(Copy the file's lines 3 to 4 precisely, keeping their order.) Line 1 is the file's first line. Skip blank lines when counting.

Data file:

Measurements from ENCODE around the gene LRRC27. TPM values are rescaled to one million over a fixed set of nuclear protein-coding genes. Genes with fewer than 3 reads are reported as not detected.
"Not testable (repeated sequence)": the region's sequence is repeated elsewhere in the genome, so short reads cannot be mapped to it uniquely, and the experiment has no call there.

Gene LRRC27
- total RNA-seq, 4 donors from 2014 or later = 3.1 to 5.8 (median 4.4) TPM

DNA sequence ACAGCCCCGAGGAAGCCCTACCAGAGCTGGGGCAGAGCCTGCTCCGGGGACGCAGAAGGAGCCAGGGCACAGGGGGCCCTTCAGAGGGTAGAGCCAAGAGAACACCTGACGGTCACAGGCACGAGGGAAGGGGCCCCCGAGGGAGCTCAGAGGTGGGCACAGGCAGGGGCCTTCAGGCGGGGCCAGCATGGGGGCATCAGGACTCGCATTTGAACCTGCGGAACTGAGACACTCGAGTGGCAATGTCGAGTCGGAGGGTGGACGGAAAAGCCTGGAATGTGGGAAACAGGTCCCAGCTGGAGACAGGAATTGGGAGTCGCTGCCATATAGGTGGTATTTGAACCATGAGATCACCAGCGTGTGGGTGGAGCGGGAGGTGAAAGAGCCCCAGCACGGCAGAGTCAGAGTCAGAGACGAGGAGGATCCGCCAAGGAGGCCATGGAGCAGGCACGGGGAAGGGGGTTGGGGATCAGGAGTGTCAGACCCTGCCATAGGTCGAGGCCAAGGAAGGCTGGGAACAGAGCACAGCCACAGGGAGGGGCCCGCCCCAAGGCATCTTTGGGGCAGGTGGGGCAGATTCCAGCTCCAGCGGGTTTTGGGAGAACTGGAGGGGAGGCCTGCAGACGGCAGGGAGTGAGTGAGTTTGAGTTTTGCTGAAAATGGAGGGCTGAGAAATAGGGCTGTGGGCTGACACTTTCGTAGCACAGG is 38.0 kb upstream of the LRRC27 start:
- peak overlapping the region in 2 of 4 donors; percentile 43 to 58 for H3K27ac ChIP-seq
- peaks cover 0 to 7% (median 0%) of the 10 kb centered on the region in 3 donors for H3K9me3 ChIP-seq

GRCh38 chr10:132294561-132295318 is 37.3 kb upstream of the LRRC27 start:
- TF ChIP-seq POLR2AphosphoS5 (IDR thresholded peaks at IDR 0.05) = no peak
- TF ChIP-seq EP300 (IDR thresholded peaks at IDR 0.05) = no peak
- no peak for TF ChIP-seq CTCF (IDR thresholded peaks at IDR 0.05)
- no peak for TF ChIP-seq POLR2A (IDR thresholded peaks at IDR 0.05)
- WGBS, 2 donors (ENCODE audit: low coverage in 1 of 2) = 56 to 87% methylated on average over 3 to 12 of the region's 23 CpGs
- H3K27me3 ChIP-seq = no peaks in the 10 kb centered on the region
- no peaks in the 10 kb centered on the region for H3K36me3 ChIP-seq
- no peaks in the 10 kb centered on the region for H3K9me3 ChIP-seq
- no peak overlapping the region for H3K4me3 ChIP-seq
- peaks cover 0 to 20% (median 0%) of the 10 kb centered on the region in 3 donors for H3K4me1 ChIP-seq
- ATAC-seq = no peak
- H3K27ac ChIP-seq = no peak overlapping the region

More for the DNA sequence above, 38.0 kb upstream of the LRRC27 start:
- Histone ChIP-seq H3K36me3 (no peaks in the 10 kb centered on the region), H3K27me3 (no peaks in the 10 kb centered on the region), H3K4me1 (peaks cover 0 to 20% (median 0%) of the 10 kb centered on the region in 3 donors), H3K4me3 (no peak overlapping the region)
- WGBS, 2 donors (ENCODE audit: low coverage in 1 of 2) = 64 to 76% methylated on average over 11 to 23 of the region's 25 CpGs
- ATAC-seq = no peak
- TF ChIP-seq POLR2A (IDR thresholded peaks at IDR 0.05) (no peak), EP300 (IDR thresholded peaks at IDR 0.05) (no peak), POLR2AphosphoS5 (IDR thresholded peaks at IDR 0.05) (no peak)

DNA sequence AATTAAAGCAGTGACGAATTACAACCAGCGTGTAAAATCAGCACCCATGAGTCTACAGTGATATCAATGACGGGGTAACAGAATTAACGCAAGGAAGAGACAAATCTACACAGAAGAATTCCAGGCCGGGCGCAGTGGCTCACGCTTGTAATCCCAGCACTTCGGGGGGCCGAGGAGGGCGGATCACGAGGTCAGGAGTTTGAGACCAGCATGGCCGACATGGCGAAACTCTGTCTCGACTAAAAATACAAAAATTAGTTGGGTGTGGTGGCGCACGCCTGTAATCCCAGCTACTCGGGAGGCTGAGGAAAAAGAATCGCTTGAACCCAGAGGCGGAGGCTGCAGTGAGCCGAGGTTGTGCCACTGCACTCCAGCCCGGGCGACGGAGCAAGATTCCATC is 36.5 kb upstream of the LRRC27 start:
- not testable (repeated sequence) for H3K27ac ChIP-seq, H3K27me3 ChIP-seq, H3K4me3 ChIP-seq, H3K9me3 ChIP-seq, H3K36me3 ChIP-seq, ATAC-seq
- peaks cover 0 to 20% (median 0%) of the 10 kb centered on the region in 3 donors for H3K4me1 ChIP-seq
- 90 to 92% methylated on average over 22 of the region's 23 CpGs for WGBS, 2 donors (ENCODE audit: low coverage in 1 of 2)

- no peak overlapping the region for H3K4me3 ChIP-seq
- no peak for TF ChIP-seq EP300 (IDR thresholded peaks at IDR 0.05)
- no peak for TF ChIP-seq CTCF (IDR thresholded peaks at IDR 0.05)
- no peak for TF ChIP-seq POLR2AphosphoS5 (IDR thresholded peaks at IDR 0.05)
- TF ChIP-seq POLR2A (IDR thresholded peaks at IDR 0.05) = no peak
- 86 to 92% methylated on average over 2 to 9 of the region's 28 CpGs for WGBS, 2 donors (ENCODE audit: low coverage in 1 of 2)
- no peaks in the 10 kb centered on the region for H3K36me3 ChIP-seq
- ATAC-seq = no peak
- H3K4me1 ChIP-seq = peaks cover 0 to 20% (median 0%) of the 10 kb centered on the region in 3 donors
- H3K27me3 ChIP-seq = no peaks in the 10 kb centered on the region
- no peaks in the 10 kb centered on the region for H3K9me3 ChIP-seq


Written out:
Gene LRRC27
- total RNA-seq, 4 donors from 2014 or later = 3.1 to 5.8 (median 4.4) TPM